This book is so tremendously informative, I would recommend it to anybody interested in Broadway musicals.  Suskin did a HUGE amount of research to put this whole thing together, and he is kind enough to share the great stories that he dug up in the process.  For example, a story from Stephen Sondheim that I had never encountered anywhere else, about how a strong-willed director/choreographer can actually trump a composer on his own orchestrations:

Jerry [Robbins] took over the orchestra during the dress rehearsal for “Somewhere,” and proceeded to circle the instruments.  “Now I want those out of there…”  He thought that Lenny had made it too lush.  I remember, I was sitting next to Lenny in the back o f the house.  Jerry hadn’t objected at the two orchestra readings.  But hearing it in the theatre with his dancers onstage, Jerry went running down the aisle, changing the orchestration.  I went, “Oh my God, I can’t wait to write home about this.”  Then I looked over, and Lenny is gone.  Where is he?  Not in the house.  I went out in the lobby of the teatre.  He wasn’t there.  Then I had a hunch.  I went down the street, to the nearest bar.  There he was, in a double booth, with five shots of scotch lined up in front of him.  Nobody could face Jerry Robbins down, so he went to the bar.

And that’s the version that is played to this very day.


On an unrelated note, I found a new young composer that I’m just wild about: Timothy Andres.  He has a big premiere coming up by the LA Phil “Green Umbrella” series; clearly this kid is a major contender of the Muhlian variety.  Dude’s music and the presentation thereof is hot.  I do so hate it when anybody else has talent.

Just Plain Ugly

I just received an e-mail from the NY Phil encouraging me to buy tickets to some upcoming concert:


Now, we’ll put aside the fact that I have never been to a NY Phil concert and that I don’t live anywhere near New York — that’s hardly the point.  The point is, what is with that butt-ugly picture of Esa-Pekka Salonen?  I didn’t even know that it was possible to photograph the man in an unflattering light.  He looks like he’s staring into the blinding sun while a skunk gets a little too friendly with his right leg.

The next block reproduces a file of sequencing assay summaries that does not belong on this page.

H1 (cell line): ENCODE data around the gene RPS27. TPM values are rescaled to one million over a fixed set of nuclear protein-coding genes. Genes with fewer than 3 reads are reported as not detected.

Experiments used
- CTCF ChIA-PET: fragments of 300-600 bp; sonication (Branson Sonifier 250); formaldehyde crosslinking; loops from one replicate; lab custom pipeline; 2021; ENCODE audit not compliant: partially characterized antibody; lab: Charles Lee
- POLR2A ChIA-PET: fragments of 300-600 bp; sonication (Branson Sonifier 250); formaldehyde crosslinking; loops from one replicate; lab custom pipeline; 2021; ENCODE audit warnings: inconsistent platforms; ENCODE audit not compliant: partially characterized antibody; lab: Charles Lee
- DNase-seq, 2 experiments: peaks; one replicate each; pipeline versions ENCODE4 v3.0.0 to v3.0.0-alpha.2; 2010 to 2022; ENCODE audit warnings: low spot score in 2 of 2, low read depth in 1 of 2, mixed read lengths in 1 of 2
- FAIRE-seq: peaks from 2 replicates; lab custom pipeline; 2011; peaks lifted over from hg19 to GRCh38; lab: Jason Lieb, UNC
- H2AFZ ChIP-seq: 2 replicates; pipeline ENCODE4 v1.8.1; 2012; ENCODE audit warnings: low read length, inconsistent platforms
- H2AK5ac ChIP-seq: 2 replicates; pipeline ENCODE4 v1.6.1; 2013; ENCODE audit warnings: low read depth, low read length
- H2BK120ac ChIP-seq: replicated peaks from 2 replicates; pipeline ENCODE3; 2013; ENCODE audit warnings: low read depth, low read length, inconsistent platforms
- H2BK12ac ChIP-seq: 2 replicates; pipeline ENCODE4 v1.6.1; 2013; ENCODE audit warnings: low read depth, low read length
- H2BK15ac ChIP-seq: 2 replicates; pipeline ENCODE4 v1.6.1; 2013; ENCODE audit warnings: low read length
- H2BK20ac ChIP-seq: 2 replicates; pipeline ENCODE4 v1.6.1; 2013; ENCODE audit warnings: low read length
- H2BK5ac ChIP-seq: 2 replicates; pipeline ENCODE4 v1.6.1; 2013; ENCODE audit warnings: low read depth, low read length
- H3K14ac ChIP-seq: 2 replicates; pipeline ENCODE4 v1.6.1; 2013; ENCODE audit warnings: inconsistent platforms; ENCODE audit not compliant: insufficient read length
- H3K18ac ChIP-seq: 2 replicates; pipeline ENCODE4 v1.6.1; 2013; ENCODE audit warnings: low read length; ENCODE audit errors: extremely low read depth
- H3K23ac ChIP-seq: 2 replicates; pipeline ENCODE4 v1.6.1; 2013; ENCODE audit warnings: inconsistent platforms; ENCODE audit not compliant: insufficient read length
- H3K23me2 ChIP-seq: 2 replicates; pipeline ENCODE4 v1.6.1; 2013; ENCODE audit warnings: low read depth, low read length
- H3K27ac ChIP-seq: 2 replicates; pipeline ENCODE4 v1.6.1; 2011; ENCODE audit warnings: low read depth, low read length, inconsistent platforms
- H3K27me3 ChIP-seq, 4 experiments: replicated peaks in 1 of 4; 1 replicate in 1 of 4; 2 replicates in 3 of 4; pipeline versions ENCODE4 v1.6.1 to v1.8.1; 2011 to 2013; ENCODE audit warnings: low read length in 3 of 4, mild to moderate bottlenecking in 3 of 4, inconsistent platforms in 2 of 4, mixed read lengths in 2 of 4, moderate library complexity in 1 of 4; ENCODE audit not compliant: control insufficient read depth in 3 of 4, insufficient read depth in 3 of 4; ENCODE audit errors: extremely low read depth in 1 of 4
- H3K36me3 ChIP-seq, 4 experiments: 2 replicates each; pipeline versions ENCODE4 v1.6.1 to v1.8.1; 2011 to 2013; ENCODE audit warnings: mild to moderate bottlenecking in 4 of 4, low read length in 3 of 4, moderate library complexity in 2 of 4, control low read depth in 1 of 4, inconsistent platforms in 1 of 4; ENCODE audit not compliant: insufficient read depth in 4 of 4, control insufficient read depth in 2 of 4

I had thought the man was eternally youthful.  Evidence:




And now this?


What gives?  Is he trying out some new “ugly” look?  Where did those wrinkles come from all of a sudden?  Maybe he thinks that now that he’s a slightly-more-full-time composer, it’s expected that he not be quite so pretty any more.

If he keeps writing music like this, he can be as ugly as he wants:

(Helix played by the LA Phil)

Also, celebrate the man while the gettin’s good!  (I can’t wait to see what kind of web site they come up with for Dudamel’s first season.)

More like Whore-ostovsky!

OK, I guess start with this?  Not for any particular reason, just to get some idea for those of you unacquainted with Mr. Hvorostovsky’s talent.  Just watch about 30 seconds or so, you’ll get the picture.

OK, and now, with no further ado, it’s time for this:

which may be the single oddest thing I have ever seen in my life, Ever.  The best part about it is that, as strange as it begins, it only gets stranger as it progresses.

I’ve watched it like 5 times now and I defy anybody to come up with a plausible explanation of the “plot”.  Who is anybody in this video?  Why the barbecued scorpion tail whip?  Where can I buy one of those capes??  Is that an erect nipple at 2:20???

Why yes, upon further review, I believe it is.

I know that the YouTube info states that this was directed by one “Alan Badoev”, but I’m pretty sure they meant to say “Darren Aronovsky”.

Well, there goes the rest of my day.